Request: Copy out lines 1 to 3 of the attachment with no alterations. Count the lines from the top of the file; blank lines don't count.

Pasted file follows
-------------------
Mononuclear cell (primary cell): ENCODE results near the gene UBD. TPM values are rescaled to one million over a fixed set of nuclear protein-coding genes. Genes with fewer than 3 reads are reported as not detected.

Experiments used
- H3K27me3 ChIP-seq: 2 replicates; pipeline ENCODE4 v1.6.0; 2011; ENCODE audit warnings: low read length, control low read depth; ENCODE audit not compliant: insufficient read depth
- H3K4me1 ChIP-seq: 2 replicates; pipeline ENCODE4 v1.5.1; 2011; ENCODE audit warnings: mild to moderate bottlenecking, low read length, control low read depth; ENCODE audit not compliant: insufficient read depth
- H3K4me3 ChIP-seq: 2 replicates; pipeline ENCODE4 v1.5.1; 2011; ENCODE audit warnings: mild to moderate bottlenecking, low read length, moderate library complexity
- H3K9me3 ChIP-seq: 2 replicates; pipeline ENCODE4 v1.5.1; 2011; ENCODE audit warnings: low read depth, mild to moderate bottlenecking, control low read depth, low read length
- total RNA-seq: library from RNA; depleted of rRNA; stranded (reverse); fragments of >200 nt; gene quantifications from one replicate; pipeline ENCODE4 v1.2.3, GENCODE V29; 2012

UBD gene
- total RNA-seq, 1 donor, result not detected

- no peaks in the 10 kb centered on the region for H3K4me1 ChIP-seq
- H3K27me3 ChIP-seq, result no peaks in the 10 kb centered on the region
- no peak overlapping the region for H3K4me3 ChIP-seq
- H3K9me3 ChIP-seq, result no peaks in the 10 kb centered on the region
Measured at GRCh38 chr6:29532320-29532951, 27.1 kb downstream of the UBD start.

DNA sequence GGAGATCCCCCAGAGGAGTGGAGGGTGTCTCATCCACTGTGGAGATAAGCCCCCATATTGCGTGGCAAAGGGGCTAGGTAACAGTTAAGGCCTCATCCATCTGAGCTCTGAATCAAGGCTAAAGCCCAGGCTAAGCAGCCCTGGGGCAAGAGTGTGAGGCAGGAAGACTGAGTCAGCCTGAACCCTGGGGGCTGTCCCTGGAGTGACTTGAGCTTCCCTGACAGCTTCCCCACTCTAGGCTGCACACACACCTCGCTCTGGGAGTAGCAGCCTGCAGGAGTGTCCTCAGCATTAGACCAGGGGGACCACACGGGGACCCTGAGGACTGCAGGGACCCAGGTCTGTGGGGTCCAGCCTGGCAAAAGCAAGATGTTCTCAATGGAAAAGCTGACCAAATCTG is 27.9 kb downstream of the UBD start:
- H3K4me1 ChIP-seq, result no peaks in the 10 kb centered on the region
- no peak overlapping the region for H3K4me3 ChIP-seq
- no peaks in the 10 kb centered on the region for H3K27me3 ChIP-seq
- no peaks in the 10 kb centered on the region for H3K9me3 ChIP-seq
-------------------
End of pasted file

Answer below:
Mononuclear cell (primary cell): ENCODE results near the gene UBD. TPM values are rescaled to one million over a fixed set of nuclear protein-coding genes. Genes with fewer than 3 reads are reported as not detected.

Experiments used
- H3K27me3 ChIP-seq: 2 replicates; pipeline ENCODE4 v1.6.0; 2011; ENCODE audit warnings: low read length, control low read depth; ENCODE audit not compliant: insufficient read depth